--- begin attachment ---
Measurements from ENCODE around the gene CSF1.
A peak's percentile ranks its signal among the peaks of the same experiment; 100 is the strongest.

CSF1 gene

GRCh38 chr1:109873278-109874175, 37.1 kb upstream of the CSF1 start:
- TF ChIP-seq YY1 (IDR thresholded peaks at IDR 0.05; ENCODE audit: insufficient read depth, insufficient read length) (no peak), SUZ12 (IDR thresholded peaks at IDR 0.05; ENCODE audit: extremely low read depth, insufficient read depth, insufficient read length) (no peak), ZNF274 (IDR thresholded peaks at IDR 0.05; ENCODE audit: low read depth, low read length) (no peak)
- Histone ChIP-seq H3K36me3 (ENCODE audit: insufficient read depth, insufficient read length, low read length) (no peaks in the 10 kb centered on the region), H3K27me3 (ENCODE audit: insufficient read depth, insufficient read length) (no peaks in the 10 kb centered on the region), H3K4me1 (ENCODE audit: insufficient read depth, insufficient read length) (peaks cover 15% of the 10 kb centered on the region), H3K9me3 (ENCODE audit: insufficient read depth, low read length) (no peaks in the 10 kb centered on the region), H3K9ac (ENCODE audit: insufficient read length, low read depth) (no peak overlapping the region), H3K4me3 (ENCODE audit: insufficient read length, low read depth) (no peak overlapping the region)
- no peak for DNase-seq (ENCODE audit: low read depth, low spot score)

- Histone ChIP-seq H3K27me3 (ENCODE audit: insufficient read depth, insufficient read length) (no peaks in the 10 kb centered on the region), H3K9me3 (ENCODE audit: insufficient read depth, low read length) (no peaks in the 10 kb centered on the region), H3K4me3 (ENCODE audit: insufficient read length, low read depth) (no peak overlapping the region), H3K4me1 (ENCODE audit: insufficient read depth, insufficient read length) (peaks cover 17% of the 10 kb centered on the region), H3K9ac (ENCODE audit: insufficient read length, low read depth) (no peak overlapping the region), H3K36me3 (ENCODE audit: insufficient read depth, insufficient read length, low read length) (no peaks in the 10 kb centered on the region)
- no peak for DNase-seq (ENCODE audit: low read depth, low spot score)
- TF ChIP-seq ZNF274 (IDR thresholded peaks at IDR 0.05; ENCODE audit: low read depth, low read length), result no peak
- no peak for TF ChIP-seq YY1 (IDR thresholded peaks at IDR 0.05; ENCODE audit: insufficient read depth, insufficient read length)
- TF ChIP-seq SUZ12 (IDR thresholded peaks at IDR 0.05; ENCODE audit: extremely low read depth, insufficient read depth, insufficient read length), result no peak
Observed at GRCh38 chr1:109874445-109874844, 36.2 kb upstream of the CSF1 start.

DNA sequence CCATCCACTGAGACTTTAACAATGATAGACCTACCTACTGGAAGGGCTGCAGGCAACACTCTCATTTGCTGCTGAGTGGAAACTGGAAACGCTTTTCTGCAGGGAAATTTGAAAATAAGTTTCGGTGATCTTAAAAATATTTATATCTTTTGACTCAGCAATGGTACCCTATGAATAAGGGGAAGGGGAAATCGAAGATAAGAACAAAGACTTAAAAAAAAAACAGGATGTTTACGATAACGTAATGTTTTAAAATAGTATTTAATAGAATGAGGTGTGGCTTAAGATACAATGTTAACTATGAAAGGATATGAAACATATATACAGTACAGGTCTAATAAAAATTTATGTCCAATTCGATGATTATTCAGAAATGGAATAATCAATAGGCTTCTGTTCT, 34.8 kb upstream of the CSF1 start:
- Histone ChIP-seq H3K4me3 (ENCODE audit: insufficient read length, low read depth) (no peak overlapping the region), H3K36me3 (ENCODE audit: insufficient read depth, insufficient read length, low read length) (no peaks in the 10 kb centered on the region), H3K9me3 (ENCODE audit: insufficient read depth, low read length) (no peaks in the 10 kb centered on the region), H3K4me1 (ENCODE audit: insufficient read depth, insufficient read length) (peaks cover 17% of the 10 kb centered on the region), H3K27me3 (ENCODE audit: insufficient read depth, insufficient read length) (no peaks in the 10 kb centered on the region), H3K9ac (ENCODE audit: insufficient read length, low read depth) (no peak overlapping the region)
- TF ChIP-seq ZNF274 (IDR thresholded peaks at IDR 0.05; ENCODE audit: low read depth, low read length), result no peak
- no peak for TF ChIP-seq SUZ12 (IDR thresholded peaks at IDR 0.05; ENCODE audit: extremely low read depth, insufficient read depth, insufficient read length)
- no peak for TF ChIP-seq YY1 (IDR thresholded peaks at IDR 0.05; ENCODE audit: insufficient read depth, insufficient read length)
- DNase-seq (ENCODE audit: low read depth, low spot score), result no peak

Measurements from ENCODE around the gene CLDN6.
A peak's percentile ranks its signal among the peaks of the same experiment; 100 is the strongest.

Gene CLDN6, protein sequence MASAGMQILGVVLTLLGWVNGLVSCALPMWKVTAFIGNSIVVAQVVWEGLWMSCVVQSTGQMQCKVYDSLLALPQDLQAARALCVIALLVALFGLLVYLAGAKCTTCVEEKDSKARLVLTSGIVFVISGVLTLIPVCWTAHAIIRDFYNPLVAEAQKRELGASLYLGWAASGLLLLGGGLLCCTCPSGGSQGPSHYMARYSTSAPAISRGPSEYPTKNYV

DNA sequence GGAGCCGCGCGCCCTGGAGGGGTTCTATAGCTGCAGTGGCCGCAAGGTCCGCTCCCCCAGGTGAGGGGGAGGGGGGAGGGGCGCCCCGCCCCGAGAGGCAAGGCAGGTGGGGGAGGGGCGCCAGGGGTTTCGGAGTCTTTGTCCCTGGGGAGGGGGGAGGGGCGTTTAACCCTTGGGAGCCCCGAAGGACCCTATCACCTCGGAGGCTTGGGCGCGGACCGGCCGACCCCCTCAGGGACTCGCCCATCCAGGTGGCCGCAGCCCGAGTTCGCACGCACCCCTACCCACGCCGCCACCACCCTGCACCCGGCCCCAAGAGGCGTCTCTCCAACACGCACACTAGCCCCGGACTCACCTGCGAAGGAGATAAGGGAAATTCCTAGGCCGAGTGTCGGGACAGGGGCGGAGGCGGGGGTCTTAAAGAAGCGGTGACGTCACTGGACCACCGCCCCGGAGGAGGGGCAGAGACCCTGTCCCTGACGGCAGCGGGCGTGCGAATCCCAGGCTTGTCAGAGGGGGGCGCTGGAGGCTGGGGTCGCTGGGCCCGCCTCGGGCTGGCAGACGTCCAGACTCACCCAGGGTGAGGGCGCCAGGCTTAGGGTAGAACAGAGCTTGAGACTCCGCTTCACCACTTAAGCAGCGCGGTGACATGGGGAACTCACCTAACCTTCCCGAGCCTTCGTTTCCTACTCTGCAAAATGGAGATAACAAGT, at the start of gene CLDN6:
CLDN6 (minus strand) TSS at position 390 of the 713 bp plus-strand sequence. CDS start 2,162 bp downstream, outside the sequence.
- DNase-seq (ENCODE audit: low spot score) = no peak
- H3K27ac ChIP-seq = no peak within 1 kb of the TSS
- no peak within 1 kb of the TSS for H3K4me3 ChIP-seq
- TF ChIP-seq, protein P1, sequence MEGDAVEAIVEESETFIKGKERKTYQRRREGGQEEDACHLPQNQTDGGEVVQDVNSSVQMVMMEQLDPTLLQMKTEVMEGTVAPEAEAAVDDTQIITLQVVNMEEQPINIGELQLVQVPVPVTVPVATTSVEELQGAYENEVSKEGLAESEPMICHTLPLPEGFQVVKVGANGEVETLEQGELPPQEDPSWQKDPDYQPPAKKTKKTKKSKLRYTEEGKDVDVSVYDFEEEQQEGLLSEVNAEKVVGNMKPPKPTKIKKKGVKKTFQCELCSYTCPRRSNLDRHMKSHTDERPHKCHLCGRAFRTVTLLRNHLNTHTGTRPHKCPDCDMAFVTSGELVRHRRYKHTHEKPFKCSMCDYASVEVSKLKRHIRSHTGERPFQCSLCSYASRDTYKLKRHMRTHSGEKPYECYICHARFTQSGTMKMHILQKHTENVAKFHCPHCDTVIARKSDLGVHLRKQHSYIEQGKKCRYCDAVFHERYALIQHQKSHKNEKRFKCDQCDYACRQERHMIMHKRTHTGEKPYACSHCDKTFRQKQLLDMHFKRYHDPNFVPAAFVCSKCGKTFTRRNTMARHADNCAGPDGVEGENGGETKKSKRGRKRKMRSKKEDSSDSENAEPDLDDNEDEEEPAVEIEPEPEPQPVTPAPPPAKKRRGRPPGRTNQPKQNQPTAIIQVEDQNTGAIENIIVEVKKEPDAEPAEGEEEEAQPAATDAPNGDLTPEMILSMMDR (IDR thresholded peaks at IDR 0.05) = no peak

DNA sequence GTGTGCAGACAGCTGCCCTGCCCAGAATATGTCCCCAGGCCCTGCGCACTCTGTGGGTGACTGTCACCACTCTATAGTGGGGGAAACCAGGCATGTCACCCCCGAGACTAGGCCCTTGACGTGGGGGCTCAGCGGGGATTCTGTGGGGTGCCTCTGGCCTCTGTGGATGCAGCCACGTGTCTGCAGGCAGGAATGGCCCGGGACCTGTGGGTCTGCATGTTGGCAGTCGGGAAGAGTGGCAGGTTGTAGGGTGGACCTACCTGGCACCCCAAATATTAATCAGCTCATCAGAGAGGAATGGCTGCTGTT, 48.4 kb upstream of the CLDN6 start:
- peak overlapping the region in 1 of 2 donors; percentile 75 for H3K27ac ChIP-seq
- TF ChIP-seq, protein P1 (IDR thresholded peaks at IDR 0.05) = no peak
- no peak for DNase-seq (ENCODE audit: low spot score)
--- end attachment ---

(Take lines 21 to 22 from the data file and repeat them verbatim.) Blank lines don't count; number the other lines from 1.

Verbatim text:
A peak's percentile ranks its signal among the peaks of the same experiment; 100 is the strongest.

Gene CLDN6, protein sequence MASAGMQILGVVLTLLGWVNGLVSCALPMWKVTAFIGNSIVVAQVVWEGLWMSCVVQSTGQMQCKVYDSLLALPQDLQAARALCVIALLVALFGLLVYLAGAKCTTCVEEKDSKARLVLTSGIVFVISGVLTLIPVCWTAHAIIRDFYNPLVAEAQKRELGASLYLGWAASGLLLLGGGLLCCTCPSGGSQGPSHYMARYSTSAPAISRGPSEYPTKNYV